When I was at Art Basel in Miami a few months ago, I was mesmerized by the work of artist Juan Genoves, specifically his piece “Duel,” that was shown by the Malborough Gallery in New York. Here’s why: From far away, the painting appeared to be very detailed images of pedestrians from above.
But the closer you got to it, the more you saw…
…they were really just little blobs of paint that, in a quick glance, appeared to be something else entirely! It’s the way we see others in life, isn’t it? We make assumptions about people from across the street, the room or the restaurant table. And we’re missing out on so much because of it.
The art made me think about how often we let our quick glance or five-minute conversation with someone be all we use to get to know who someone is. But I’m sure you’ve had an experience, like I have, when talking to someone a little deeper reminds you that getting to the heart can change everything. Wow, you think, they weren’t at all what I expected. And we’re always for the better when we get to the heart of knowing someone.
So here are ten ways you can get to know someone better in a short time.
1. Ask them their life’s purpose. Maybe it’s “to have a good time.” Maybe it’s “to be a good friend and mother.” I’ll never forget how much my opinion changed of a man I met who worked in banking when he told me his life’s purpose was to create a school with his sister for disadvantaged youth. Don’t assume their core beliefs, ask them about it.
2. Say, “Tell me. What’s the best thing that happened to you today?” Every day doesn’t have a promotion, great date or baby’s first steps. And you’ll learn a lot about someone by hearing what means “best” for them on a daily level. And you’ll raise their day by letting them tell you about it.
3. Ask, “What’s your biggest fear?” I asked this question at a party one night to everyone who entered the kitchen, and it led to the fastest bonding you’ve ever seen between strangers. From “heights” to “failure” to “being average” to “not being able to have kids,” hearing someone answer this question is like seeing into their soul.
4. Ask what movie they can’t turn off if they come across it on cable. For me, it’s Escape from Alcatraz and Something’s Gotta Give, and I think those both say something about me in a breaking-free-of life-and-wanting-to-write-in-a-huge-house-in-the-Hamptons kind of way. Like the cable TV world’s dream analysis, let the person you’re with tell you what draws them to the movies they love.
5. Have them tell you what their best skill is. We all want to be noticed for what we’re best at, but we don’t always get the chance to show it or talk about it. In this case, give someone else that chance. What a gift, letting someone share their best—and it will shift the energy of your conversation in a profoundly positive way.
6. Have them tell you what they wish their best skill was. Sure they’ve mastered ventricular endoscopic neurosurgery, but they never could hula-hoop. Funny, that.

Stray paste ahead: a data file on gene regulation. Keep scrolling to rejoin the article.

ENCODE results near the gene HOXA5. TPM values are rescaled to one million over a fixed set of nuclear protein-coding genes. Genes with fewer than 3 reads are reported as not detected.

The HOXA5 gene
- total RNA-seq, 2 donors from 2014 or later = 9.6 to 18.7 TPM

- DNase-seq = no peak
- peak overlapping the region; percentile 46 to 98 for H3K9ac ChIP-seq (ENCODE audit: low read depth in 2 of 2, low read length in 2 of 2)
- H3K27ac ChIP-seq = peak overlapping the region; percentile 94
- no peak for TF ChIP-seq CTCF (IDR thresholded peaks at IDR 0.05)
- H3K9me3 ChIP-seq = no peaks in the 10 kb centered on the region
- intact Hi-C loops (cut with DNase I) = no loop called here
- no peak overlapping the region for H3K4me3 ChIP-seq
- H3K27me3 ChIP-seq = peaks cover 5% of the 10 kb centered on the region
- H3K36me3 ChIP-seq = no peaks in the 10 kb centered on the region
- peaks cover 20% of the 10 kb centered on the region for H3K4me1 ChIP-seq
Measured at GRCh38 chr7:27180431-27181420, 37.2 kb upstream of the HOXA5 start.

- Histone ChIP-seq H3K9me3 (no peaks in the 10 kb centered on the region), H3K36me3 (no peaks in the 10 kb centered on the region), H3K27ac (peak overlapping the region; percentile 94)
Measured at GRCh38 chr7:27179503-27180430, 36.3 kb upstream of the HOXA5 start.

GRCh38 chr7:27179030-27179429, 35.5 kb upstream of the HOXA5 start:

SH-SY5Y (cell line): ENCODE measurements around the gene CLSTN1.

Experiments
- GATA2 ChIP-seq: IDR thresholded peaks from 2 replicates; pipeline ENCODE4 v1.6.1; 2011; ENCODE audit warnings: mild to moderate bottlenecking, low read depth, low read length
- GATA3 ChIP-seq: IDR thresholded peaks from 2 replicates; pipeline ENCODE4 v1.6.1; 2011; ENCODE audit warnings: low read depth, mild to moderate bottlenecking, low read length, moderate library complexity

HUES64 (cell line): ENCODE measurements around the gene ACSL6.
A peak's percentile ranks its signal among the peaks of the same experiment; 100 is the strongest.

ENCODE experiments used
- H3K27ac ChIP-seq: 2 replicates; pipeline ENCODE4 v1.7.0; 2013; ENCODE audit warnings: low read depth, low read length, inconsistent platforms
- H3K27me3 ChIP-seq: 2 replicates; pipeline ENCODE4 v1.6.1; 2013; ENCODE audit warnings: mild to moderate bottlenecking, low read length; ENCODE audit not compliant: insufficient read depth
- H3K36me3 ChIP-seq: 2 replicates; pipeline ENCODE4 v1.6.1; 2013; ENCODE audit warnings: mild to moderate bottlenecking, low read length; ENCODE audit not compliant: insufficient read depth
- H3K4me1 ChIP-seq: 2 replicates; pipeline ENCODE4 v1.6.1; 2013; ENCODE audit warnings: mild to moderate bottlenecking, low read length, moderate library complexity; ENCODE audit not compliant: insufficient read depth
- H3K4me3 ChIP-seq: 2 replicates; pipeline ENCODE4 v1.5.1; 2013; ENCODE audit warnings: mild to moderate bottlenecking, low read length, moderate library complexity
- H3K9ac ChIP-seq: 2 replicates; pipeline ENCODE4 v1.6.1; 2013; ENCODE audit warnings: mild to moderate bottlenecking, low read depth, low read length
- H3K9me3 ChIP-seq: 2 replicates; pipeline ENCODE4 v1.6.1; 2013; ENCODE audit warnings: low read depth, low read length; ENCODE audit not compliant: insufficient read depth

7. Ask, “What are you absolutely awful at?” I had a friend who, in every conversation, was always claiming the final expert word on everything from cooking to fitness to art to bike maintenance. But one day, after I admitted something I was terrible at (probably how I’ve become so bad at math, I literally use my fingers to tally up the tip on a restaurant bill), she shared a weak spot, too. And I’d never liked her more. Open the door for a hilarious and revealing topic and guide them to the welcome mat.
8. Ask about their most exciting moment as a kid. When you get someone talking about their childhood, they will be transported back to that place of innocence, eagerness and genuine feelings. Whether it was meeting a baseball great, singing the lead in the school play, or being picked first for a team, the flashback is likely to bring out their playful, softer side.
9. Find out what they’re most proud of today. Their children? The table they built by hand? Re-gaining use of a leg doctors said would never walk again? What sets off beams of pride says a lot about the person.
10. Ask, “So…what makes you happy?” You may find yourselves making Charlie Brown lists of how happiness is everything from a warm puppy to a strong morning coffee to a kayak at sunrise on a calm bay. And while everyone else in the room is griping about their work day with wrinkles on their foreheads, you’ll be smiling, relaxed and feeling as happy as if you were experiencing what you’re talking about. Bring out the good parts of life.
Don’t accept the rash judgment your eyes or mind are quick to make for you. Dig deeper with the people you meet. Find out what makes them tick, what moves their soul. The more we learn about each other, the more real our connections and relationships can be.
Get to the heart of people. That’s where the good stuff is.
Amy Spencer is the author of Bright Side Up: 100 Ways to Be Happier Right Now and Meeting Your Half-Orange: An Utterly Upbeat Guide to Using Dating Optimism to Find Your Perfect Match. Get her iPad and iPhone app Bright Side App and Half-Orange Optimisms for positivity on the go. Sign up for Amy’s weekly Vitamin Optimism email and follow Amy at twitter.com/datingoptimist.